Twelve Days of Anime 2013 – Vension and Pork in Gin no Saji


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Gin no Saji presents us with a slightly different take on the high school drama, with an agricultural school setting rather than the normal school in the middle of a town or city. The series main character, Hachiken Yugo, represents the ultimate fish out of water, a city kid who has rushed off to the countryside to escape his parents and leave all of his troubles behind. Indeed, much of the comedy in Gin no Saji is predicated on Hachiken’s over the top reactions and inability to cope with the straightforward stresses of working on a farm. He is a character that has solely focussed on studying for exams, with no real goal in life, and nothing that brings him any real joy. By enrolling in Yezo High, Hachiken is effectively running away from his own problems and trying to push them to one side, but he is also forced to come to terms with his own failures and the uncertainty of his future. We see how almost all of the main characters have their own goals and dreams, mostly revolving around family businesses, something that Hachiken lacks. He may be very good at passing exams, producing the highest marks in Yezo High, but when characters like Tamako and Shinnosuke begin a discussion on the science and ethics of breeding Hachiken finds himself lost. He knows how to pass exams, but these characters are discussing far more complex issues than simple maths problems, they are having a discussion about something that effects farming, and broader debates surrounding to treatment of animals.

So throughout the series we see him trying to come to terms with his own shortcomings and look at what he’s really interested in, including discovering new things and experiences. There is one particular aspect of Gin no Saji that was particularly interesting, and served as one of the series main focuses, the treatment, and slaughter of animals. We all know that in order to have those choice cuts of meat, those sausages, and that bacon, animals need to be raised and slaughtered. However, the processes through which these animals are bred, raised, and killed are largely kept at a distance, they happen somewhere else where we cannot see them – unless you happen to live near an abattoir, or have a local butcher who cures the meat themselves – all many of us see are the cuts of meat in the supermarket, or the butchers counter. As a city kid Hachiken has never had to think about the processes through which meat turns up in his meals, they just appear in their own packets in the supermarket, or kombini. But, by attending Yezo High he is forced to come to terms with these processes, resulting comic, or at times, darkly comic moments where he is confronted with chickens laying eggs, older students beheading chickens in front of him, and the realities that the animals they are raising will all be sent off to the slaughter house sooner or later.

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Two specific moments stand out in this series, episodes where Hachiken finally comes to terms with what it means to be a farmer, and slowly realises the amount of time, money, and work goes into preparing the meat he had always taken for granted. During episode six when Hachiken is working for the Mikage’s over his summer holidays – once again find some reason to stay away from his parents – he is confronted with the prospect of skinning, dressing, and butchering a dead deer Aki’s grandfather accidentally hit with his truck. They certainly aren’t going to throw away the deer as it represents a significant amount of meat for both the Mikage and Komaba families, and by getting Hachiken to butcher the deer Aki’s grandfather is teaching him something he would not be able to learn from books, or at school. This also represents the first time Hachiken proactively confronts his own issues, and begins to understand the harsh reality of farming, and eating meat. Similarly, by eating the results of his labour, Hachiken further realises what it means to butcher an animal for food, even though he still has conflicting feelings about the idea of killing something else just to have a good meal.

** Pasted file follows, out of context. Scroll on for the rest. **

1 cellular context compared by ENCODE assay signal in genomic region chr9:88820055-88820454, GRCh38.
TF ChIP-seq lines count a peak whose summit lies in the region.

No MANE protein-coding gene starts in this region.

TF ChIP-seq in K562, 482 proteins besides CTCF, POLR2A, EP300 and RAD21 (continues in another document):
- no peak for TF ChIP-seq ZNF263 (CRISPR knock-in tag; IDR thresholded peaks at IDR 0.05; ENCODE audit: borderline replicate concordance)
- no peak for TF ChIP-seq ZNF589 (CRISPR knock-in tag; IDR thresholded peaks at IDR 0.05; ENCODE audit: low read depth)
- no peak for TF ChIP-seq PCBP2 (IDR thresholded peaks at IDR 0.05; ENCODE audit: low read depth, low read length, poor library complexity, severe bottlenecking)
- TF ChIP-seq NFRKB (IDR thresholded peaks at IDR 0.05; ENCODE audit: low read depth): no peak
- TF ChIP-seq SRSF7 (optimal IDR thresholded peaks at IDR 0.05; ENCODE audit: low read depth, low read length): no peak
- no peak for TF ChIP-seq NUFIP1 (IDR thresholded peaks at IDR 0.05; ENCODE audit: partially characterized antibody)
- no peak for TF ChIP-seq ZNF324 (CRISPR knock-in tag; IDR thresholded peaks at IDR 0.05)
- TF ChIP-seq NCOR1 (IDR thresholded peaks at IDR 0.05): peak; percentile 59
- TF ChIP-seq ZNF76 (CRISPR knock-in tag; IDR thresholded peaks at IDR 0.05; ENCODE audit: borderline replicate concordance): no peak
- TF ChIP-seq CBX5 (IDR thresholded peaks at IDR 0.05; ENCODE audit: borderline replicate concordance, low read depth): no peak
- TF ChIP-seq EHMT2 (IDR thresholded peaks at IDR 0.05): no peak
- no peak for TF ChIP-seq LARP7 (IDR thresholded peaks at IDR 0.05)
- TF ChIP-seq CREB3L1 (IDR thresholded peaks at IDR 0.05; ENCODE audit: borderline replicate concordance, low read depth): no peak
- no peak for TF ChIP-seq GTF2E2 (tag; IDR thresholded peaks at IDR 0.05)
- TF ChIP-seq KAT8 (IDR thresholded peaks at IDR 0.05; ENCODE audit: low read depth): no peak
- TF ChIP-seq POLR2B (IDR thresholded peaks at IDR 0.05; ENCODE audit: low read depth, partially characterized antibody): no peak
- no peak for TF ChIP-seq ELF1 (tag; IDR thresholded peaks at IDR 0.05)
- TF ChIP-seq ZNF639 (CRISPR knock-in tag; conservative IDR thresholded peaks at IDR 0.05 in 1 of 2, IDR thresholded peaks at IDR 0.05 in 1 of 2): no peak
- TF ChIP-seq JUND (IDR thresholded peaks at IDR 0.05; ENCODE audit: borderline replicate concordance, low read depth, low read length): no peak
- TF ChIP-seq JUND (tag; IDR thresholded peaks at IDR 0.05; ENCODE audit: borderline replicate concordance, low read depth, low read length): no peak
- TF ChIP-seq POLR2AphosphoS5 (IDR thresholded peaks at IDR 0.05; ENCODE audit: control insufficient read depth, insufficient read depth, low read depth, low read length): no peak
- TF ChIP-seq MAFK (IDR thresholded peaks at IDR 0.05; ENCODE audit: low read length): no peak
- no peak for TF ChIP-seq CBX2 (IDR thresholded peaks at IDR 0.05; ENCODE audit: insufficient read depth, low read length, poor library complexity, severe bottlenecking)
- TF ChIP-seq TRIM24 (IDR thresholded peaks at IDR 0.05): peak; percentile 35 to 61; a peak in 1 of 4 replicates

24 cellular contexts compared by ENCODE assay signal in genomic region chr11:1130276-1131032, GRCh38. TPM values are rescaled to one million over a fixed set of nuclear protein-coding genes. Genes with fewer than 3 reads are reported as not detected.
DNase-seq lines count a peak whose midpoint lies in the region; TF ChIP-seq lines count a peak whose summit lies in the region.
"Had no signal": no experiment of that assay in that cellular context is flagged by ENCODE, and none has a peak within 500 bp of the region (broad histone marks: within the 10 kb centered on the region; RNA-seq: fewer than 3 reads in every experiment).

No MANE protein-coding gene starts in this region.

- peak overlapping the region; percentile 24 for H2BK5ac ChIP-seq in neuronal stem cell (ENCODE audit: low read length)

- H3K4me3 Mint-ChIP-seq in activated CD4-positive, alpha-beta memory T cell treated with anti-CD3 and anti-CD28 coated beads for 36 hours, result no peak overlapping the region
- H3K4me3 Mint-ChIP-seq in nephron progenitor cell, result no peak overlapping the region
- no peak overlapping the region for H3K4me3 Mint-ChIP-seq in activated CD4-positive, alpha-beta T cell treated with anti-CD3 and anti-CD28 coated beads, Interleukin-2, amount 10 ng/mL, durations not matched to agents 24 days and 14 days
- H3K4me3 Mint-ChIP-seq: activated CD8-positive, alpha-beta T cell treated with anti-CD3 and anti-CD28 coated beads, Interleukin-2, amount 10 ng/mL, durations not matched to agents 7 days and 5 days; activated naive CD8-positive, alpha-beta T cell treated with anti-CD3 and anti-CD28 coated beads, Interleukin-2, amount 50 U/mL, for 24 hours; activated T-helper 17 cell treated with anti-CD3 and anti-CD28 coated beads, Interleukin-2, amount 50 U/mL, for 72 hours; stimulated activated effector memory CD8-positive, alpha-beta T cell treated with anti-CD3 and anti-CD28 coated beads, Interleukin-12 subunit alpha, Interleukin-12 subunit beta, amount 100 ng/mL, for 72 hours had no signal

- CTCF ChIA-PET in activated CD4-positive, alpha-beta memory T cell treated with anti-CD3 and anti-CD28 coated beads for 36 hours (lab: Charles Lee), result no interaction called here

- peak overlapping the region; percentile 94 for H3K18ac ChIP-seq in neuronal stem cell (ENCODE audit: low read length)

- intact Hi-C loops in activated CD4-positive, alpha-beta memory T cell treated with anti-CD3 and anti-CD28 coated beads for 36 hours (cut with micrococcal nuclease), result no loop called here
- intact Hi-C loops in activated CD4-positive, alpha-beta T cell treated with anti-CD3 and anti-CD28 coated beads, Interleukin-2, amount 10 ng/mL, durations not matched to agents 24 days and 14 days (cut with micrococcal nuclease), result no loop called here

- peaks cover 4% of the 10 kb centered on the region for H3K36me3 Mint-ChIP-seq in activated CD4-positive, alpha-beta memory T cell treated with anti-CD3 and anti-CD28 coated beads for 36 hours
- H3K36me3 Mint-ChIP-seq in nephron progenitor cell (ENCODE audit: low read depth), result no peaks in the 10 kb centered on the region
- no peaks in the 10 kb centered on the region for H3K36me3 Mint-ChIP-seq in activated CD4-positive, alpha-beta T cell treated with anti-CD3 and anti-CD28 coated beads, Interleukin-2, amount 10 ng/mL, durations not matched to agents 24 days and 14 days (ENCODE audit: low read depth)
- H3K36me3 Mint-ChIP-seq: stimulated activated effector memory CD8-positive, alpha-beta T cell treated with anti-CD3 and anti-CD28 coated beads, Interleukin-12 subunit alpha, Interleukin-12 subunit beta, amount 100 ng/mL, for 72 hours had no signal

This particular scene also serves to help Hachiken acknowledge that despite naming and raising Buta-don, it will also be slaughtered like the other pigs at school. By choosing to buy the meat from Buta-don and prepare it himself Hachiken finally understands the value of meat, and comes to terms with his conflicting feelings about the whole process. Using the money he earned by working at the Mikage’s also serves to demonstrate the cost of good meat, and in doing so he has recognises the time and effort that he, and the other students have put into raising these pigs. By preparing all of the meat, and then selling it to his friends, classmates, and other students at the school we see how far Hachiken has come since episode one. These two scenes/episodes helps to demonstrate how complicated the life of a farmer, and students at agricultural schools are, providing the viewers with an insight into their work and daily troubles. They also serve as key elements to Hachikens growth, forcing him to reassess his approach to life, and re-evaluate how he deals with his own problems and insecurities. By sending some of the bacon he made, and by naming all of the new piglets at the farm Hachiken demonstrates that he has come to terms with at least a few of his problems, even if he still doesn’t know what he wants to do in the future.

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About illogicalzen
An Illogical anime fan in a very Zen-like way.

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